I am not entirely sure that it is usual to have an instinctive sentimentality towards your first employer, but for some rather strange reason I do. Despite spending much of my career subsequently as an independent estate agent, it was a youthful Bob Scarff (then Area Director with Taylors – part of Countrywide) that offered me my first job in estate agency.
For those who don’t know, Bob Scarff subsequently progressed to become a Main Board Director of Countrywide, whilst his rather hapless raw recruit of only four years his junior muddled his way to a rather less illustrious career – but that as they say, is an entirely different story.
Bob left Countrywide last year for reasons as yet not fully disclosed – but undeniably linked to the appointment of Alison Platt (formerly of BUPA) as CEO. His departure is significant, not only because he was the only member of the Main Board of Directors who had actually once been an estate agent but also because he had enjoyed his entire 30 year plus career with Countrywide and had borne witness to its evolutionary growth from a metaphoric acorn into the colossus it is today.
Now it is not always usual or indeed preferable for a CEO to have some direct practical experience of the business that they are managing, but what is less usual is for the entire Board of Directors to be similarly devoid. Now before I hear a collective chorus of “How hard can it be?” to understand and manage a national property services business, as we all principally know what an estate agent does – however, history teaches us that the answer is “Not that easy”.
You see one of the few benefits of age and experience is that I have a long memory, and the last national estate agency group of over 1000 offices to run their business with similarly minimal practical experience at board level was Prudential Property Services (PPS) in the mid/late nineteen eighties – which ended in financial disaster for their parent company, Prudential Assurance.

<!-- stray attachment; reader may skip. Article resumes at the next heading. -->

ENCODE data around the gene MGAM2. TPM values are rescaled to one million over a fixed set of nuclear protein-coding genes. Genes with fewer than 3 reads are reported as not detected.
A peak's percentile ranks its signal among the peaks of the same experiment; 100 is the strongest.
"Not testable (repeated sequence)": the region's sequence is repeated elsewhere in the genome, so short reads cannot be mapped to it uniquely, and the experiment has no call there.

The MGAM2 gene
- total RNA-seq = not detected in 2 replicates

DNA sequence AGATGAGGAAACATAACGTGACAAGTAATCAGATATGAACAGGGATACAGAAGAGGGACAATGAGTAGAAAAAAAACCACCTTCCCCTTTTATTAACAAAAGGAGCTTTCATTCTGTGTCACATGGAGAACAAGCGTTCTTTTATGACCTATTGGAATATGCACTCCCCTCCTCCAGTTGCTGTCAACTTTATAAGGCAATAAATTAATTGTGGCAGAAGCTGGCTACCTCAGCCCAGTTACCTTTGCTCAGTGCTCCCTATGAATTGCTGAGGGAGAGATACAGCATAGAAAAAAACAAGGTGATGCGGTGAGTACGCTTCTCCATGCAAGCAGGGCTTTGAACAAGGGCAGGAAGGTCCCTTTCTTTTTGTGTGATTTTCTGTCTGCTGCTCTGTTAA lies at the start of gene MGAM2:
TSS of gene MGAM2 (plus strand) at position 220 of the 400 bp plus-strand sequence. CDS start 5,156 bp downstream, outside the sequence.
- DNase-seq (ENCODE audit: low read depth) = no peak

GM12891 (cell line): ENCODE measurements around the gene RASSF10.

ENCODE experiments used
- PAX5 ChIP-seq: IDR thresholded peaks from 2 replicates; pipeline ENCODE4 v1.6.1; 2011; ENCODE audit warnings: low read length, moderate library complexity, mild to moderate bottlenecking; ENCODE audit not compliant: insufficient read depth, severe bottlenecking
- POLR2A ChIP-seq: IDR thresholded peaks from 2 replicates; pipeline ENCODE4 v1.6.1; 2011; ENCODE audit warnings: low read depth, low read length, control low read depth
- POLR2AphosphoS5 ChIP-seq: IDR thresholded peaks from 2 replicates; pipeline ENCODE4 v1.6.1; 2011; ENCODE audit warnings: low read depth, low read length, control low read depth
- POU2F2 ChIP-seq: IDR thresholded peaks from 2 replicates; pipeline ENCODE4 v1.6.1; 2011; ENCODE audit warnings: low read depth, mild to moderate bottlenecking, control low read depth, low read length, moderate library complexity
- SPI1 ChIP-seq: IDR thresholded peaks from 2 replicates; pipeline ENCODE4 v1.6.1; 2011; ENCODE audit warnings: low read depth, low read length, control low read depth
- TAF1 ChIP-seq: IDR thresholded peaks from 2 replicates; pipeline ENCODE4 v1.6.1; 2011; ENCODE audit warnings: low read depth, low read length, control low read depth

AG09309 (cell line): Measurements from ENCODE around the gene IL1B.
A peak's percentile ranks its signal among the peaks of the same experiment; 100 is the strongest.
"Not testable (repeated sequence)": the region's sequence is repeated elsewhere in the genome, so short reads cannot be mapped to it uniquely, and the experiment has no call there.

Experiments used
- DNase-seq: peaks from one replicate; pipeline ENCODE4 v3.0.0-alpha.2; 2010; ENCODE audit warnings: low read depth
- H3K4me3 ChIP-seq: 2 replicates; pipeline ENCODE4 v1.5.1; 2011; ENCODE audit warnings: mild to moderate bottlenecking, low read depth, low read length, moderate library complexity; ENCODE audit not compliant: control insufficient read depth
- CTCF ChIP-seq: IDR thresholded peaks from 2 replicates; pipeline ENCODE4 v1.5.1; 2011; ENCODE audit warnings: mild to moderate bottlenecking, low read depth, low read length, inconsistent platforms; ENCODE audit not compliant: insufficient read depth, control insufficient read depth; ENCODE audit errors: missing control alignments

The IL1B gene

Now whilst there are similarities with PPS in terms of scale, Prudential rebranded all of their acquisitions, whereas Countrywide currently comprises of scores of individual regional high street brands such as Hamptons for example, many of which are successful and market leading.
If we are to accept (given its construction) that Countrywide is ultimately as strong as the sum of its parts – then to be successful Alison Platt and her team will need to start to address the relevance and performance of a considerable number of their weaker brands – some of which are well past their collective best.
Even the mighty Prudential were forced to acknowledge that “estate agency in the UK is essentially a corner shop business” when commenting on why their venture with PPS had ultimately failed. Meaning that the general public selected their appointed agent more commonly on the basis of local profile, rather than national presence. In appointing Hamptons for example, it is not relevant who Hamptons are owned by or how prolific they are outside of the area in which the seller has an interest.
I genuinely wish Alison Platt the best of luck with her corporate re-shaping of Countrywide, but would strongly advise her to take heed of history, and understand that whilst she might change/ streamline a great many things on a national level – understanding the local nature of the core business is essential, and indeed for all UK estate agents (Corporate or otherwise) it has ever been thus.
The author of this article is Peter Nicholls, CEO of ideology consulting. For more information call 0333 939 8010 or go to www.ideologyconsulting.co.uk .